Boston Public Transport Skipping NFC for Barcodes
The Massachusetts Bay Transportation Authority (MBTA) has revealed plans for a new smartphone-based ticketing service that will make use of barcodes rather than near-field communications. The system will use software from a company called Masabi that allows passengers to purchase tickets directly from their smartphone. Passengers will then show their smartphone to ticket collectors, which will display an animated watermark with a background color that changes depending on the day. Ticket collectors can also choose to scan a barcode on the smartphone's display with their own smartphone, should they want to verify further the validity of the travel pass. The Masabi system will work with Android, BlackBerry, and iOS smartphones. The MBTA hopes to cut down on the number of tickets purchased on trains and believes this system will help. It said it decided to skip NFC-based systems because the ecosystem is not mature enough and too costly.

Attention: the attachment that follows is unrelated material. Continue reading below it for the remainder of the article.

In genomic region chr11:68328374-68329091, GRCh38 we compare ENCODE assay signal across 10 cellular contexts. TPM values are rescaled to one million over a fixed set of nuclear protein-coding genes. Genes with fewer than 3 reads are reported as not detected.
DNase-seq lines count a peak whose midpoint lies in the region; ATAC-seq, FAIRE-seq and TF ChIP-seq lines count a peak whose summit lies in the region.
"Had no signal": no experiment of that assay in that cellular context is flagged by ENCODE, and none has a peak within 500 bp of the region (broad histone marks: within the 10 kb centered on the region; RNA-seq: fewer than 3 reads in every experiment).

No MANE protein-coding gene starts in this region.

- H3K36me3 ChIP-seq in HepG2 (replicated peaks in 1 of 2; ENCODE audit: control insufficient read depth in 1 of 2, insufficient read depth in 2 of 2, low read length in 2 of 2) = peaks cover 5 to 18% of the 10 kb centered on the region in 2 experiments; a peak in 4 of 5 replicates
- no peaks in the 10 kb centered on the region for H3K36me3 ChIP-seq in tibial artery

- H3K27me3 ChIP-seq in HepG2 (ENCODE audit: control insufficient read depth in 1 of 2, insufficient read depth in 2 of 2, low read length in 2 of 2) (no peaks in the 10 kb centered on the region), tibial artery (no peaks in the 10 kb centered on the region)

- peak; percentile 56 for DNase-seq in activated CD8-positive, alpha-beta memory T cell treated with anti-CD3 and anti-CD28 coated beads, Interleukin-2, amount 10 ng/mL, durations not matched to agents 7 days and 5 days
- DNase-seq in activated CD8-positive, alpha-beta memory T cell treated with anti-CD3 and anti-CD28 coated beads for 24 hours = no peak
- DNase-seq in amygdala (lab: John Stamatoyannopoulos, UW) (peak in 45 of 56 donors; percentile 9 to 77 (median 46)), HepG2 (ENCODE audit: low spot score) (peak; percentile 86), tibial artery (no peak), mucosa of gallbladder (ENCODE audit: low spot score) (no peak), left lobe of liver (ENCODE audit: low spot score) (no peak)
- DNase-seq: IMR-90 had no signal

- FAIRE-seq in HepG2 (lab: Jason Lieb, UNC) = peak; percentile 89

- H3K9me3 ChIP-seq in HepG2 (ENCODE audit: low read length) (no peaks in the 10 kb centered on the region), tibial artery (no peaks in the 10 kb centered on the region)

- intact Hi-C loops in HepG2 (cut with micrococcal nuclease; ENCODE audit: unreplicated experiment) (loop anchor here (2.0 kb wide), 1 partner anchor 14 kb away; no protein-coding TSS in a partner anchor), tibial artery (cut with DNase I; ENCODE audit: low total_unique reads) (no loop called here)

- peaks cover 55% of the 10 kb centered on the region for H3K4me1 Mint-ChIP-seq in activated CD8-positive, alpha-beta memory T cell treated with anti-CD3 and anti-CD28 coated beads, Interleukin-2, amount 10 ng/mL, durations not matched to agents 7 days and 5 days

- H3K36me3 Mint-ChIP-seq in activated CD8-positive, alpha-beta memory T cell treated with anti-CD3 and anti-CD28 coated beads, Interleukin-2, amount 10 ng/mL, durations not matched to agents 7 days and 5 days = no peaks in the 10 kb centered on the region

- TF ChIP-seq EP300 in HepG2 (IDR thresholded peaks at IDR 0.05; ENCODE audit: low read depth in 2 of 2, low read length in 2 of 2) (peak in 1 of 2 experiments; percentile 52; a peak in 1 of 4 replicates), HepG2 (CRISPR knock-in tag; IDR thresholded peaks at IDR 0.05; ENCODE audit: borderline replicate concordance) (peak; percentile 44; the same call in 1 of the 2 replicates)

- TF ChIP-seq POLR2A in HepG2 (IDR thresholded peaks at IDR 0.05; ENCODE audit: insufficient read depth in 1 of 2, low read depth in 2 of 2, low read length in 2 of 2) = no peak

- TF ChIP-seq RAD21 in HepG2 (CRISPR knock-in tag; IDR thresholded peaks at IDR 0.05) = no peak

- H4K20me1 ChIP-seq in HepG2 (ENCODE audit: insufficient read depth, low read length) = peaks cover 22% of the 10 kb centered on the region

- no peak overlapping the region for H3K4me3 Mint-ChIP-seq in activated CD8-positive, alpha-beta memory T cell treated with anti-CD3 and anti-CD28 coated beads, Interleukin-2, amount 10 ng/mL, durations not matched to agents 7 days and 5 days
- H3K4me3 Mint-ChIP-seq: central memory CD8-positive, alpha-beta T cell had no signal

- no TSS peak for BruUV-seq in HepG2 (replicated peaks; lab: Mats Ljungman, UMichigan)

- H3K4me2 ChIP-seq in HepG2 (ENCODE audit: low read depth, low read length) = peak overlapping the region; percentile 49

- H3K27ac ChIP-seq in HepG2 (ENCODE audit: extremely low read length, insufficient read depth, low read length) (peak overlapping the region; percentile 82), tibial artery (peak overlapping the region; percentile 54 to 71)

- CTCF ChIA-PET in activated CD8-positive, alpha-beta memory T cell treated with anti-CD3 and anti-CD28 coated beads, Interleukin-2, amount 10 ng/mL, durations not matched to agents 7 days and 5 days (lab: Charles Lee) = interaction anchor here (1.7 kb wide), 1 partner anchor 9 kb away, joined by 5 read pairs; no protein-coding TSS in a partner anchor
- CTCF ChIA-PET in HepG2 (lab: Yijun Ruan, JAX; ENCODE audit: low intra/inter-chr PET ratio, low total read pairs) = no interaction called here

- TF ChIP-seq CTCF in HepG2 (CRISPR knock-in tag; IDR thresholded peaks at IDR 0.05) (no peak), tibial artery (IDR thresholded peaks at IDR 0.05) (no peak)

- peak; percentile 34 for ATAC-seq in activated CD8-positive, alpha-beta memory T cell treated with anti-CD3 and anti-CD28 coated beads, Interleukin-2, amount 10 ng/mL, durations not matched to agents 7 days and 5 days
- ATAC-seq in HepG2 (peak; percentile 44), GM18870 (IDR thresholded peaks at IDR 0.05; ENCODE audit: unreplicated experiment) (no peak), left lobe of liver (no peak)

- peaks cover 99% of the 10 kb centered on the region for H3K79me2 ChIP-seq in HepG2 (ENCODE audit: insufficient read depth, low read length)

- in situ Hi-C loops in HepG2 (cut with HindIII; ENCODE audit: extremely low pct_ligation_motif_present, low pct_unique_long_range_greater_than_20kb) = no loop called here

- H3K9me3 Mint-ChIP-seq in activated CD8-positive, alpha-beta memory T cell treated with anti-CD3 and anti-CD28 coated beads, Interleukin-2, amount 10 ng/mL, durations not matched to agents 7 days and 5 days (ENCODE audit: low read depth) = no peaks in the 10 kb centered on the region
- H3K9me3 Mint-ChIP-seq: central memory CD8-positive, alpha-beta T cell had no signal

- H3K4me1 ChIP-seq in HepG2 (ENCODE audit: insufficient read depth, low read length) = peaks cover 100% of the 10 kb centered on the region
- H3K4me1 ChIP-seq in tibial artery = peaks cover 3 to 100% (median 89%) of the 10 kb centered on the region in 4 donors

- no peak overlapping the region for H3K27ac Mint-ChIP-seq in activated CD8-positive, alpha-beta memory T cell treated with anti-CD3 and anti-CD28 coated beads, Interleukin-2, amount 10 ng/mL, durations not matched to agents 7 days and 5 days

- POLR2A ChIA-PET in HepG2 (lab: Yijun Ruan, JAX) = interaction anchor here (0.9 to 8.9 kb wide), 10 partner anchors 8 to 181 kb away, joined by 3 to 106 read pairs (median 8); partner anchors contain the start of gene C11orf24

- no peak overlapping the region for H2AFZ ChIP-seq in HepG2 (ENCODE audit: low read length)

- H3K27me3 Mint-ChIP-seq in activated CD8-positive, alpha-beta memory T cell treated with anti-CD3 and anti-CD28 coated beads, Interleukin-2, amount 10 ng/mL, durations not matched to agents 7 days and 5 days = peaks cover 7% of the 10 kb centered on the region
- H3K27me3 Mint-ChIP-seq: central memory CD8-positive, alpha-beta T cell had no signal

Hands On with Panasonic's Toughpad Phone
Panasonic has a new rugged smartphone for field workers. It's big, tough, and scans barcodes like a champ.
New Yorkers Can Now Buy Train Tickets From Smartphones
Commuters who ride select Long Island Railroad or Metro-North routes can use the Metropolitan Transportation Authority's new eTix app to purchase, activate, and use train tickets. The MTA says mobile ticketing is available to those who ride LIRR's Port Washington branch or Metro-North's Hudson Line, with support for all branches/lines due by the end of August.
Nokia Forms Alliance to Standardize Mobile Transit Tickets
Nokia's HERE Maps division and other companies today announced the Open Mobile Ticketing Alliance, a new organization they hope will create a single, global standard for NFC-based mobile transit tickets. The goal of the OMTA is to develop a "register once, travel anywhere" system that's interoperable with payment vendors and transit operators around the world.
MacOS Sierra Works Better with iOS and Adds Siri
Apple says the next version of its desktop operating system, renamed MacOS, will work better with iPhones and iPads. Apple has made improvements to its Continuity feature so its is easier to pass stuff between iPhones and Macs.